I want to piggyback off Angela’s post from last week because I really like what she wrote about and I think it’s important. The two of us have very different schedules and yet I believe that budgeting our time is equally important to us both! For example, I know that I’m a little bit of a procrastinator when it comes to some things, so if I’m honest with myself and know that I will be easily distracted before or during my completion of a task, that makes me able to schedule my time more accurately. I tend to be optimistic right before leaving work or on the train home: I’m going to go home, do laundry, fold it, put it away, cook dinner from scratch, get some work done, etc. And then when I finally trudge through the door about an hour later, I’ve overwhelmed myself to the point where I don’t do anything.

It is so important to be realistic about your own expectations for yourself for the day, week, and month ahead if you plan your tasks. Am I really going to accomplish a long to-do list at work only to go home and accomplish another long to-do list? Probably not. That doesn’t mean that I can’t accomplish some of those items on my list during the week and complete the tasks over the course of a few days, though! Personally, the time that I feel the least productive and driven is the second I walk in the door from work. I don’t know if it’s because I’m finally home and I can relax or what, but I know that when I come home all I can do is make dinner and eat it. And really, that’s fair–I am allowed to feel a bit drained and to need some alone time after my day. Being honest with myself about how I know I’m going to feel will help me decide what I can accomplish later in the evening.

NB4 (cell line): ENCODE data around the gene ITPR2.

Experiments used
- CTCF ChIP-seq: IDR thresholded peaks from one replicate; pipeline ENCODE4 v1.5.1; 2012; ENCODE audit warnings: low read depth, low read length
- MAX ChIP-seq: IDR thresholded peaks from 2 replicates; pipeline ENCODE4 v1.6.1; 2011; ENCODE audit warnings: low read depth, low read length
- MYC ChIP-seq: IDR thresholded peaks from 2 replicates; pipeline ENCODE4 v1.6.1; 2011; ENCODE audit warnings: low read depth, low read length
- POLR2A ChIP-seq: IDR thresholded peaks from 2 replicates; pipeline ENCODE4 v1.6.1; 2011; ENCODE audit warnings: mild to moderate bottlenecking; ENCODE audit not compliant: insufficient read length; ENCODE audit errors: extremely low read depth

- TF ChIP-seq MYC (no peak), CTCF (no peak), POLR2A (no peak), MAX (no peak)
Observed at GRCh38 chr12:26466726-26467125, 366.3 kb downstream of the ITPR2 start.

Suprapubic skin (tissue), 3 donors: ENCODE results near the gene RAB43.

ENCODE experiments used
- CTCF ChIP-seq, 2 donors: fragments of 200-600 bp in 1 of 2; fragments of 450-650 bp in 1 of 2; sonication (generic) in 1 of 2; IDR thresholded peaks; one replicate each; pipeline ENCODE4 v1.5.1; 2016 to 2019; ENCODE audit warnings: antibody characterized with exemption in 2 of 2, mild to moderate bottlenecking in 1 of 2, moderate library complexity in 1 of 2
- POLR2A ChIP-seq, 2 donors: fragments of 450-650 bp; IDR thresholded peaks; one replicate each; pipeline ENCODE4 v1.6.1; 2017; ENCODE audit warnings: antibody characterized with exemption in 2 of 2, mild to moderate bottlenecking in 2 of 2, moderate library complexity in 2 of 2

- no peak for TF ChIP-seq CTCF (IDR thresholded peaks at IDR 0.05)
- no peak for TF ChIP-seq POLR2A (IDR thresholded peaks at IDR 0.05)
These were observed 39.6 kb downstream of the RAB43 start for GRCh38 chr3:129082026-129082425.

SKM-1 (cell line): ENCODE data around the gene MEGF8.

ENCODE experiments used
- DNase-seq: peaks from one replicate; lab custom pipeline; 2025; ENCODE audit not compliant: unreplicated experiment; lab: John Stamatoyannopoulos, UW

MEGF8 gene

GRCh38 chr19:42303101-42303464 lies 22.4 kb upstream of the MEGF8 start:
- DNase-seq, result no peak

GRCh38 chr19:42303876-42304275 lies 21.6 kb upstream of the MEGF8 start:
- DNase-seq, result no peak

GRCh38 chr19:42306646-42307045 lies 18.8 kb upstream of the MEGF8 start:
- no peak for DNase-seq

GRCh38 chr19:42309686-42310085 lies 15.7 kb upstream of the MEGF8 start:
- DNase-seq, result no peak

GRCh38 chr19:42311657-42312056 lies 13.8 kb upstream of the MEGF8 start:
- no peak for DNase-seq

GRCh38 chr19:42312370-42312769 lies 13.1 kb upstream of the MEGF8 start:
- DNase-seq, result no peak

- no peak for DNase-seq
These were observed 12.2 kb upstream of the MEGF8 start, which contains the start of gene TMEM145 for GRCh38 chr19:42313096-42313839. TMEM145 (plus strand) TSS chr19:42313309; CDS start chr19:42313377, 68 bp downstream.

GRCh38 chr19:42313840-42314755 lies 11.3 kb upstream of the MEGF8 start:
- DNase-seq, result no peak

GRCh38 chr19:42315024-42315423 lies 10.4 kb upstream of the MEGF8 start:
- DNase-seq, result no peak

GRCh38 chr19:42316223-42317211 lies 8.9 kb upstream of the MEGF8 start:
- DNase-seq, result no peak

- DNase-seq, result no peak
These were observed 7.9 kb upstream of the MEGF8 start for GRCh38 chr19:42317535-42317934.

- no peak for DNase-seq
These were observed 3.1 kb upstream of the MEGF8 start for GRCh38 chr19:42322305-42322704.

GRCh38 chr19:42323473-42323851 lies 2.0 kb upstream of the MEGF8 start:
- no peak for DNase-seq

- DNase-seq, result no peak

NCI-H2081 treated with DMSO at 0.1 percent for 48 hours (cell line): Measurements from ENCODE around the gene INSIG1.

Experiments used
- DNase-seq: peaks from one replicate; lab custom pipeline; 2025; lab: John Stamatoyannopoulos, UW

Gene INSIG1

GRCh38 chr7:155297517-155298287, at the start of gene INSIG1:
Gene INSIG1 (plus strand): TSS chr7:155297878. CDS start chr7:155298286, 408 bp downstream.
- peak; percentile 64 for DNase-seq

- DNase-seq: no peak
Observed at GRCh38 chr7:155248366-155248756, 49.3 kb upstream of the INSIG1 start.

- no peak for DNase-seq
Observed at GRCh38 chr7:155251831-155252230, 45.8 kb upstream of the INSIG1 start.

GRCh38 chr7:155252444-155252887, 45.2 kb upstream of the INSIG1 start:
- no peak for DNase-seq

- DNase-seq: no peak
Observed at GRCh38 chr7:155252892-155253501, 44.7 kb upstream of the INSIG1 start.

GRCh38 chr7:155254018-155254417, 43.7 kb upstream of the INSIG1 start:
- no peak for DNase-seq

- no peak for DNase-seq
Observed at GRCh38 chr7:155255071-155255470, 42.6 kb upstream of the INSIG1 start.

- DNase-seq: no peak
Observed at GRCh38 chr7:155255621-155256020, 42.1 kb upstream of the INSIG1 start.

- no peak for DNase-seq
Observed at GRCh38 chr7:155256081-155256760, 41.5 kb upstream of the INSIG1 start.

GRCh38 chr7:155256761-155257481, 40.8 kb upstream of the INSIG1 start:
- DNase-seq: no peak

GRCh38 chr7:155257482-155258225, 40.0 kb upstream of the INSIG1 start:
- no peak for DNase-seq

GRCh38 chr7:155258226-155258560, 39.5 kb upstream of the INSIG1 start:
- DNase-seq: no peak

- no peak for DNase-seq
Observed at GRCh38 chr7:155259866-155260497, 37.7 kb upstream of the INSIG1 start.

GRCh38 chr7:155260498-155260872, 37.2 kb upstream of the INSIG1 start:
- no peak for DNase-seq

I’m glad that Angela wrote about her schedule, making time for her own personal projects, and how it’s okay to take the time to figure out a schedule that works best for her. It’s so true! If we can’t be honest with ourselves about we spend our time, how can we possibly plan anything?

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